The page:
Mandy Manning, who teaches English and math to newly arrived refugee and immigrant students in Washington state, was named the 2018 National Teacher of the Year.
Manning, who has taught for the past 18 years and is a National Board-certified teacher, was just announced as the winner of the national prize on CBS This Morning. In a video on the morning show, Manning’s students at the Newcomer Center at Joel E. Ferris High School in Spokane, Wash., said she is consistently supportive and has inspired them to pursue their dreams. Manning is often the first teacher her students have when they arrive in the United States.
Her students are from all over the globe, Manning said in an interview: Iraq, Afghanistan, Syria, the Marshall Islands, Myanmar, Mexico, and countries from South America.
“It is essential that teachers in these times communicate to their students in their actions and their words that our students are welcome, they’re wanted, they’re worthy of love, and they can accomplish and achieve everything they dream of,” Manning said.
She was recognized for creating connections between her students and the outside community—Manning often invites district officials, community members of color, and professional writers to visit her classroom.
Her goal during her term as National Teacher of the Year is to encourage educators, community members, and policymakers to make an effort to reach out to students and get to know their stories—and also provide students the opportunities to experience things they haven’t before.
“Let’s teach our students to be fearless,” she said in a statement. “Let’s teach them to be brave when confronted with uncertainty. Brave when they fail. Brave in meeting new people. Brave in seeking opportunities to experience things outside of their understanding.”
Starting in 1952, the president has held a White House ceremony honoring the National Teacher of the Year and the state teachers of the year annually—typically hosted soon after the announcement. Last year, President Donald Trump broke with tradition somewhat, and invited the group of renowned teachers to the Oval Office for an opportunity to take photos. Chaffee was not invited to speak—a departure from previous years, in which the National Teacher of the Year usually delivers remarks to a room full of educators and their family members. (The Washington Post has more on the details of last year’s unusual meeting.)
The CCSSO does not yet have information on this year’s event, a spokeswoman said. But Manning had her students and some of her former students write letters to the White House, in which they shared their stories. A former student from Afghanistan wrote that it took him 10 years to get to the United States, and he’s still waiting for his brother to be able to immigrate here—it might be another decade. A student from the Democratic Republic of the Congo wrote that before the 2016 election, she felt welcomed and included in her community, but recently, she’s been told to “go back to Africa.” That student urged the president to share positive messages of immigrants. Other students told the president that coming to the United States was an opportunity for them to accomplish their dreams.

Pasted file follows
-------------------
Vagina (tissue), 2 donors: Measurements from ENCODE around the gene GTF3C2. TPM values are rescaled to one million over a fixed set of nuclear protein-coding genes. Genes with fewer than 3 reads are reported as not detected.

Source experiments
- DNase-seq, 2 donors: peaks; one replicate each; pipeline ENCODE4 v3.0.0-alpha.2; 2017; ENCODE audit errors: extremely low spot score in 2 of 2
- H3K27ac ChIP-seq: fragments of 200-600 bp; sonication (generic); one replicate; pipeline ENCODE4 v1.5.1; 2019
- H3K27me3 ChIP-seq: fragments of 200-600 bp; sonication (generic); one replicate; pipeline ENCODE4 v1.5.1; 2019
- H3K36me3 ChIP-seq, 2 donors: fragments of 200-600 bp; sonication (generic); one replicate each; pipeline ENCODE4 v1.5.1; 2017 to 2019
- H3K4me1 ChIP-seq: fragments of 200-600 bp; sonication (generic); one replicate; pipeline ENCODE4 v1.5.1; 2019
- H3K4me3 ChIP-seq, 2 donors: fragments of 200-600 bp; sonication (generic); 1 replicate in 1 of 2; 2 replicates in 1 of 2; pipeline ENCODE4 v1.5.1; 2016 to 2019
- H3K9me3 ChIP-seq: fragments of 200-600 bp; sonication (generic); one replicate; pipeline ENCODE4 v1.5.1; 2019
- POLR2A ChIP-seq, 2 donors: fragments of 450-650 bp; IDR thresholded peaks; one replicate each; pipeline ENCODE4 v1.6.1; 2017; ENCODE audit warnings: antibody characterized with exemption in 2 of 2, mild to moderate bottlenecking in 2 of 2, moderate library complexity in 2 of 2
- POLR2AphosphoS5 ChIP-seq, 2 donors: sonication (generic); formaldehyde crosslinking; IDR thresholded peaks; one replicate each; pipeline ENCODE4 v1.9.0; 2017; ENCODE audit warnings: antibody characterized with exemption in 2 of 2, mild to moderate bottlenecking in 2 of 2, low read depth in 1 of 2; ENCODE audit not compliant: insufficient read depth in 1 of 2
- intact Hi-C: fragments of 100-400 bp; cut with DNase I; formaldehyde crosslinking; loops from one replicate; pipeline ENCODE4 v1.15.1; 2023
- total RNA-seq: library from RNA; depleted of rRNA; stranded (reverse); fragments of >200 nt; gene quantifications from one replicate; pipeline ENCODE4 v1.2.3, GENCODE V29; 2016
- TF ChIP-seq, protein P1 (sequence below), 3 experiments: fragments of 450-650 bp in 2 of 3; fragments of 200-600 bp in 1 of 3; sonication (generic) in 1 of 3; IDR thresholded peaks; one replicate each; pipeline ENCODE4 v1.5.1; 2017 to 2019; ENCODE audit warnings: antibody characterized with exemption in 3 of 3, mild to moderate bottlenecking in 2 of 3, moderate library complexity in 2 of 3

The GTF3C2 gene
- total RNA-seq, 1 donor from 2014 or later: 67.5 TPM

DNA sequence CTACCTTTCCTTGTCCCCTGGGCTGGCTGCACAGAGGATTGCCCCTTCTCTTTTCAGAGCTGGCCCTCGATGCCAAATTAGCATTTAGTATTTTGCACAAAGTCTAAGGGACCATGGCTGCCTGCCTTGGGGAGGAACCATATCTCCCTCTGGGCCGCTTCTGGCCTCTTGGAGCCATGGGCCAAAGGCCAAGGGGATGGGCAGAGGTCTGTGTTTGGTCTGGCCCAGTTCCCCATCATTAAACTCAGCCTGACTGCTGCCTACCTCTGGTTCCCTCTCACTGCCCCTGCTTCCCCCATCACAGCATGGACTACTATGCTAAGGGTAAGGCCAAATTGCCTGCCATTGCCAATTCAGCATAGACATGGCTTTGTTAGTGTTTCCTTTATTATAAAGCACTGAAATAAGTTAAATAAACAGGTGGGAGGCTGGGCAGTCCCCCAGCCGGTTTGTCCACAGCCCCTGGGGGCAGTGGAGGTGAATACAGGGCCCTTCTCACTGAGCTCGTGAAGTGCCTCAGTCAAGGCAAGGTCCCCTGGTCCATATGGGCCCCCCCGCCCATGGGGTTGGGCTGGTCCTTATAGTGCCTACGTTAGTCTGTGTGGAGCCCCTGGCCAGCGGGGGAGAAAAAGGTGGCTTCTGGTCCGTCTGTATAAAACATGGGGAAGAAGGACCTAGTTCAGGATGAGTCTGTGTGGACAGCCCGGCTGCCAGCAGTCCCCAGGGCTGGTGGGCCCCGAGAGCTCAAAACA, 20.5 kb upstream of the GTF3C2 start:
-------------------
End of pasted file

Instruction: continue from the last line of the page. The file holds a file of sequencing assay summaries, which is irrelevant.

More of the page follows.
“I just want to share my students’ stories,” Manning said. “They’re amazing people, and I think that it is imperative that the president goes out and sees things that maybe he hasn’t seen before ... because that will provide him with some perspective, and it might change his perception.”
Manning was selected from a pool of teachers of the year from every state, the District of Columbia, the Department of Defense Education Activity, and U.S. extra-state territories by a national selection committee composed of representatives from 14 education and community organizations, organized by the Council of Chief State School Officers association. The other three finalists were: Amy Andersen, an American Sign Language teacher in New Jersey, Kara Ball, an elementary teacher from the Department of Defense Education Activity, and Jonathan Juravich, an art teacher in Ohio.
Sydney Chaffee, a 9th grade humanities teacher in Boston, won the honor last year.
Post updated with quotes from an interview with Manning
Image courtesy of CCSSO
A version of this news article first appeared in the Teaching Now blog.